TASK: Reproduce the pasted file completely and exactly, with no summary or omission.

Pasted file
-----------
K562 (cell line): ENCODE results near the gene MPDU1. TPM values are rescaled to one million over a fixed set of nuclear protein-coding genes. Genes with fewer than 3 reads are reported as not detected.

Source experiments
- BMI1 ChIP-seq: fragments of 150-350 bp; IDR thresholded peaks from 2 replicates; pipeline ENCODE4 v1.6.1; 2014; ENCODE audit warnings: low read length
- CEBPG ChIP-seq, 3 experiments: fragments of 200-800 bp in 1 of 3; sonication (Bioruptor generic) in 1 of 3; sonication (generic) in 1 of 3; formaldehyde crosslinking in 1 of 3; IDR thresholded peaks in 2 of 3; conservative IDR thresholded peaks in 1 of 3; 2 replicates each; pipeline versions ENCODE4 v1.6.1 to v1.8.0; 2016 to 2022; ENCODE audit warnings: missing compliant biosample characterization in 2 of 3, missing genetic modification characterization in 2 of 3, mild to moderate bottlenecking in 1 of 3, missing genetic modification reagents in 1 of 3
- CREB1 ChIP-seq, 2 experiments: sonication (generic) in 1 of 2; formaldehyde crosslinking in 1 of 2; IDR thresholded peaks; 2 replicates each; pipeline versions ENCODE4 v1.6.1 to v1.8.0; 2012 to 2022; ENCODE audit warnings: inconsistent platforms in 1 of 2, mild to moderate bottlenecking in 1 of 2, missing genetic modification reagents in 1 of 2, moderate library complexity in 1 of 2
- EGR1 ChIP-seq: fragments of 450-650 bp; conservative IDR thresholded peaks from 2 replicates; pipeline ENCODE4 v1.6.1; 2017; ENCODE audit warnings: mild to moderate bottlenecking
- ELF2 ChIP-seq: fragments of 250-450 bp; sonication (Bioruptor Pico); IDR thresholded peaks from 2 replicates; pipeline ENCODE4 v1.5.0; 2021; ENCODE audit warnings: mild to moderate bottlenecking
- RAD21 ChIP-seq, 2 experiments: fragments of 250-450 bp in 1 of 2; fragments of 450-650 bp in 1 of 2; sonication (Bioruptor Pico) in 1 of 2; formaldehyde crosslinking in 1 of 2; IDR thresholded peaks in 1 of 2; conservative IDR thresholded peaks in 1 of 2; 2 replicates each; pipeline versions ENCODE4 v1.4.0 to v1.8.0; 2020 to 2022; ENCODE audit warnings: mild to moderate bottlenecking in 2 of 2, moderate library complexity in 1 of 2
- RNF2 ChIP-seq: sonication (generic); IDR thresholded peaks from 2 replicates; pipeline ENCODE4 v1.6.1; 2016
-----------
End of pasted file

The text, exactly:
K562 (cell line): ENCODE results near the gene MPDU1. TPM values are rescaled to one million over a fixed set of nuclear protein-coding genes. Genes with fewer than 3 reads are reported as not detected.

Source experiments
- BMI1 ChIP-seq: fragments of 150-350 bp; IDR thresholded peaks from 2 replicates; pipeline ENCODE4 v1.6.1; 2014; ENCODE audit warnings: low read length
- CEBPG ChIP-seq, 3 experiments: fragments of 200-800 bp in 1 of 3; sonication (Bioruptor generic) in 1 of 3; sonication (generic) in 1 of 3; formaldehyde crosslinking in 1 of 3; IDR thresholded peaks in 2 of 3; conservative IDR thresholded peaks in 1 of 3; 2 replicates each; pipeline versions ENCODE4 v1.6.1 to v1.8.0; 2016 to 2022; ENCODE audit warnings: missing compliant biosample characterization in 2 of 3, missing genetic modification characterization in 2 of 3, mild to moderate bottlenecking in 1 of 3, missing genetic modification reagents in 1 of 3
- CREB1 ChIP-seq, 2 experiments: sonication (generic) in 1 of 2; formaldehyde crosslinking in 1 of 2; IDR thresholded peaks; 2 replicates each; pipeline versions ENCODE4 v1.6.1 to v1.8.0; 2012 to 2022; ENCODE audit warnings: inconsistent platforms in 1 of 2, mild to moderate bottlenecking in 1 of 2, missing genetic modification reagents in 1 of 2, moderate library complexity in 1 of 2
- EGR1 ChIP-seq: fragments of 450-650 bp; conservative IDR thresholded peaks from 2 replicates; pipeline ENCODE4 v1.6.1; 2017; ENCODE audit warnings: mild to moderate bottlenecking
- ELF2 ChIP-seq: fragments of 250-450 bp; sonication (Bioruptor Pico); IDR thresholded peaks from 2 replicates; pipeline ENCODE4 v1.5.0; 2021; ENCODE audit warnings: mild to moderate bottlenecking
- RAD21 ChIP-seq, 2 experiments: fragments of 250-450 bp in 1 of 2; fragments of 450-650 bp in 1 of 2; sonication (Bioruptor Pico) in 1 of 2; formaldehyde crosslinking in 1 of 2; IDR thresholded peaks in 1 of 2; conservative IDR thresholded peaks in 1 of 2; 2 replicates each; pipeline versions ENCODE4 v1.4.0 to v1.8.0; 2020 to 2022; ENCODE audit warnings: mild to moderate bottlenecking in 2 of 2, moderate library complexity in 1 of 2
- RNF2 ChIP-seq: sonication (generic); IDR thresholded peaks from 2 replicates; pipeline ENCODE4 v1.6.1; 2016